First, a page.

Voice Over- Voice overs are an important part of your show opener because it is the one chance you have to tell a new viewer what your show is all above. Pat and Nicole chose to explain why they are "Driven". If you decide to use a voice over in your opener, you need to make it dramatic, compelling, and intense. Watch the first 45 seconds or so of this episode of Swamp People to see how they used a dramatic voice over in their opener. http://www.history.com/shows/swamp-people/videos/swamp-people-the-last-battle
However, sometimes no voice over is needed at all, the music is dramatic enough, like the 2011 Golden Moose Award Winner for best Show Opener- DrivenTV


Music- Music is what will make your video clips and b-roll footage flow together. Go Back and play this DrivenTV Opener and close your eyes while you watch it and just listen to the music. Think about how the music changes how you feel and what you are thinking. The music should be captivating all by its self, especially if you do not use voice over. If the tv viewer was in the other room, the music from a show opener should draw them in without ever watching a second of video. To become good at choosing the right music to go with your clips you need to become more aware of the influence of music in video. Next time you are watching a TV program or a Movie just close your eyes for a few seconds and just listen or really start focusing how editors use music to convey an emotion. Explore video sites such as VIMEO to see examples of music integration into other people's work. It is important that you NEVER use copyrighted music for your video as you can get in a lot of financial trouble for this. You MUST read the agreement before you use so call "free" music because it will say that it is illegal to use if published, even to a site like youtube or Facebook. By a subscription to stock music for 100% security.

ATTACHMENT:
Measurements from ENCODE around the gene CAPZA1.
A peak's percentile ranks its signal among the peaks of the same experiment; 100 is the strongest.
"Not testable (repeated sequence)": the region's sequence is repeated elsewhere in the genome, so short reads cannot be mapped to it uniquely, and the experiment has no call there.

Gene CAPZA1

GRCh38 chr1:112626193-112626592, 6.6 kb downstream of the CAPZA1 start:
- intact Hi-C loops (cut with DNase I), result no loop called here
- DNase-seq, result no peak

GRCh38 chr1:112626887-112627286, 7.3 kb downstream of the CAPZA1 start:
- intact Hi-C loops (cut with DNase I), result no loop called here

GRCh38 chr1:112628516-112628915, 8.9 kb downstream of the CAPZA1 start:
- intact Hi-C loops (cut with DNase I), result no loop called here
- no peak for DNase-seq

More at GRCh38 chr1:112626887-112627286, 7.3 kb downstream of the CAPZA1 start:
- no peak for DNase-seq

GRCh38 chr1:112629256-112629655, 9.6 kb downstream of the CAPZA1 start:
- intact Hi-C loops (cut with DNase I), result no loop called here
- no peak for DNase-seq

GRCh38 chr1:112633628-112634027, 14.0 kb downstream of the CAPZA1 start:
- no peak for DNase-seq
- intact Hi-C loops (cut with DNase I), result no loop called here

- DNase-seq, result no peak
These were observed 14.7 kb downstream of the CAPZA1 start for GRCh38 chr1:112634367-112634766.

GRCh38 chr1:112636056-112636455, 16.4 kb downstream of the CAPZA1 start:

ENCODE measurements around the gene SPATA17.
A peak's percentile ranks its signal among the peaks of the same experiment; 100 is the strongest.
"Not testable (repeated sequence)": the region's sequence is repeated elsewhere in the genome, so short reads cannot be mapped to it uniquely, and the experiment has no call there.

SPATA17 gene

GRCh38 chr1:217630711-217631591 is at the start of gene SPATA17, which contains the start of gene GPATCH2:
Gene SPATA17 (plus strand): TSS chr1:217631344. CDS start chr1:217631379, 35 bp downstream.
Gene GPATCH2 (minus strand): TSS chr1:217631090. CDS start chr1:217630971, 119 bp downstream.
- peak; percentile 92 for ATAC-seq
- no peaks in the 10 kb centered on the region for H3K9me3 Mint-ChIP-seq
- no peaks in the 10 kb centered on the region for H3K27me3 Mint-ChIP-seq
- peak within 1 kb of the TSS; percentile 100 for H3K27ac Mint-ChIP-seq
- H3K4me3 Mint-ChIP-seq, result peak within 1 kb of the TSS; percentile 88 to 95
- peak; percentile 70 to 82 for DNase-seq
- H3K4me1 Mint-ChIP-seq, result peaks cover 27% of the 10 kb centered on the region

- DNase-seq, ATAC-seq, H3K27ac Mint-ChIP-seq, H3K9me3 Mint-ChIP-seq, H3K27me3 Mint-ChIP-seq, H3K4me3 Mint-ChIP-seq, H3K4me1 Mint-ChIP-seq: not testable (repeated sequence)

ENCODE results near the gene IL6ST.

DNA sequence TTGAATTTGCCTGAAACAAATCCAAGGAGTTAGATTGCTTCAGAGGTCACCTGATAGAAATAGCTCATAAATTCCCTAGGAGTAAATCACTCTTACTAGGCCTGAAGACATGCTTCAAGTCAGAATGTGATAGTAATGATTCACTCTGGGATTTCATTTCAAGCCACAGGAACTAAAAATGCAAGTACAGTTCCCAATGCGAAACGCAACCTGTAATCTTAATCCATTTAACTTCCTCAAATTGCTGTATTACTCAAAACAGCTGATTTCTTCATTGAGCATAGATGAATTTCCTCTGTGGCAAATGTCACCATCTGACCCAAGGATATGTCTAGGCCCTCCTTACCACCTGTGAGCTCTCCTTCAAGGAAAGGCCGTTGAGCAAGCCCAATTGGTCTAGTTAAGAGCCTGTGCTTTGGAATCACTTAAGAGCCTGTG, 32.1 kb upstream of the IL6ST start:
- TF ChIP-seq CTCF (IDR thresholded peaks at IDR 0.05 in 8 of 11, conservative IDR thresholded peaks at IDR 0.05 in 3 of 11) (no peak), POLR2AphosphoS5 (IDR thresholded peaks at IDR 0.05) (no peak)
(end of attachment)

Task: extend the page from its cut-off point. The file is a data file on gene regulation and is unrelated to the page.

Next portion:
Speed- A key thing to remember is you want your music to match your video clips. Notice in the DrivenTV 2012 opener and when the music starts to move faster so does the clips, also the music gets louder as the clips get faster as well. Some editors prefer to find the music first and then edit the clips accordingly, others the other way around. There is no one set answer or one set way to do things.

Editing- The editing part is crucial. You can have the best clips in the world, but if you do not put them together correctly, it can loose its effect. A good rule to follow is take your "subject" clips and throw in some clips that don't really have anything to do with anything but help make the video flow- or B Roll Clips (time lapse, walking in the snow, etc.). To learn how to edit your hunts, I would recommend attending the Adobe Premiere Editing Class at Campbell Cameras Outdoor Videography School. Tip: Start watching your favorite TV Programs (inside and outside of the outdoor industry) and really pay attention to the different editing techniques that those shows are doing, transitions, graphics, titles, b-roll footage, voice overs, etc., to get ideas to incorporate into your show.

Don't try and create a show opener just like DrivenTvs or other shows out there, but use things you see, hear, and learn by watching different openers and transform it to make it your own! Good Luck and we would love to have you comment below with links to your show openers or if you have any question feel free to comment and we will answer them.
Show Openers- How To Hook the Viewer